What is Ricin? Poison Found in Letter to President Obama and Senator Roger Wicker

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Home / What is Ricin? Poison Found in Letter to President Obama and Senator Roger Wicker

The structure of ricin. Image by: Christer Johansson

President Obama and Mississippi’s senator Roger Wicker – both are recipients of a letter that tested positive for ricin. Senator Wicker’s letter was postmarked in Memphis and authorities have identified a suspect, but no one in custody as yet. The poisonous letter has now been sent to the Federal Bureau of Investigation (FBI) who will test the letter again since field testing can sometimes be unreliable.

What is Ricin?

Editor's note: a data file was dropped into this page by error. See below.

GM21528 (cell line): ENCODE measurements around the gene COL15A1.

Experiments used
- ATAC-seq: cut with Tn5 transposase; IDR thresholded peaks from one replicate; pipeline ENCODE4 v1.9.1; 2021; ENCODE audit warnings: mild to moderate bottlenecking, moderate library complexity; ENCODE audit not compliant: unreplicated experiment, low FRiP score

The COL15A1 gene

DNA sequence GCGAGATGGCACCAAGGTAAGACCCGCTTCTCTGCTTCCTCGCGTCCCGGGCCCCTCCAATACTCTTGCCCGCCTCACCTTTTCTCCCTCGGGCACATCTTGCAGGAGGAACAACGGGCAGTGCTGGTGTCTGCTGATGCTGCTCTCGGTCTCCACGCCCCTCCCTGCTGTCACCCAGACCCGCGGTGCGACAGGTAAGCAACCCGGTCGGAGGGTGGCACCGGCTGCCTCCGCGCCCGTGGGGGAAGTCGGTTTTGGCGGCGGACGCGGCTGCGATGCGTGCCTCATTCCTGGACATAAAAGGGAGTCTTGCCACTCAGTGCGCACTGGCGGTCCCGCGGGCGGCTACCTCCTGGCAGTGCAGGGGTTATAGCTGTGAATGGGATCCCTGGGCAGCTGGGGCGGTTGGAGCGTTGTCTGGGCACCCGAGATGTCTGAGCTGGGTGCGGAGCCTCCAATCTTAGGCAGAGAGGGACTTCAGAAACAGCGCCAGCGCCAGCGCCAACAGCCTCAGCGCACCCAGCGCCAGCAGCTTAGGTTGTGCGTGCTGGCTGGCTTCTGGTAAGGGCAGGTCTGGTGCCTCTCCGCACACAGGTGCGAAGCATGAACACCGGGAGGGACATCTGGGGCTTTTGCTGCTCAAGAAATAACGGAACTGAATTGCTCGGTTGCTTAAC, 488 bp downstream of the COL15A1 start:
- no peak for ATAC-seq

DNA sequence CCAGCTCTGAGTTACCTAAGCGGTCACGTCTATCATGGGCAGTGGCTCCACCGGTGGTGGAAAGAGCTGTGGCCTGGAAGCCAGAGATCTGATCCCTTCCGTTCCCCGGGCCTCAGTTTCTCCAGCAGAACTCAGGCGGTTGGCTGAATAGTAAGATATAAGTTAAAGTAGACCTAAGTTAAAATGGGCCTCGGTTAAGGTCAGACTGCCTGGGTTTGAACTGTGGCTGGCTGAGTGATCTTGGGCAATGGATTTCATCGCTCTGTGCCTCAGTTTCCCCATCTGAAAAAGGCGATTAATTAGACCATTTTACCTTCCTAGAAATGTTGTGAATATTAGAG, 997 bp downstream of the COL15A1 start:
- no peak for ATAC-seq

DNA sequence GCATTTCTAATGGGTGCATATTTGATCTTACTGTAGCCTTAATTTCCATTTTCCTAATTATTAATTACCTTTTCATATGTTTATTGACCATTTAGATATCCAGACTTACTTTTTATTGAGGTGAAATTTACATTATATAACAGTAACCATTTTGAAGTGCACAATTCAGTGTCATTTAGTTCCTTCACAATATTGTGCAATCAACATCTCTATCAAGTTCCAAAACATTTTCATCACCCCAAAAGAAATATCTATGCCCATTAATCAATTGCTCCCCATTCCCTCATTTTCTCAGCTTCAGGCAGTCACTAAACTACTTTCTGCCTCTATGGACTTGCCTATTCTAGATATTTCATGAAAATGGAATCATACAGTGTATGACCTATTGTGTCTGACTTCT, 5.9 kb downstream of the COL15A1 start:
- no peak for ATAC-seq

Ricin comes from the castor bean plant, and is the most poisonous, naturally occurring substance, according to Cornell University Department of Animal Sciences. The part of the plant that is poisonous to people, animals, and insects, is the bean; however, it resembles a seed more than a bean. We process the castor beans to make castor oil, and the ‘mash’ from the processing of the castor beans is ricin. Ricin can be a powder, in the form of a mist, or a pellet. You can also dissolve Ricin in water or a weak acid.

Ricin Poisoning: Symptoms

Ricin works by getting inside cells and preventing the cells from making essential proteins. Without these proteins, the cells die – and this can occur throughout the body, leading  to death. According to the Centers for Disease Control and Prevention (CDC), the symptoms of ricin poisoning depend on where the ricin entered the body. If ricin entered via inhalation, symptoms would include difficulty breathing, fever, cough, nausea, and tightness in the chest. Fluid in the lungs could build up and the skin may turn blue. Low blood pressure and respiratory distress can follow and lead to death.

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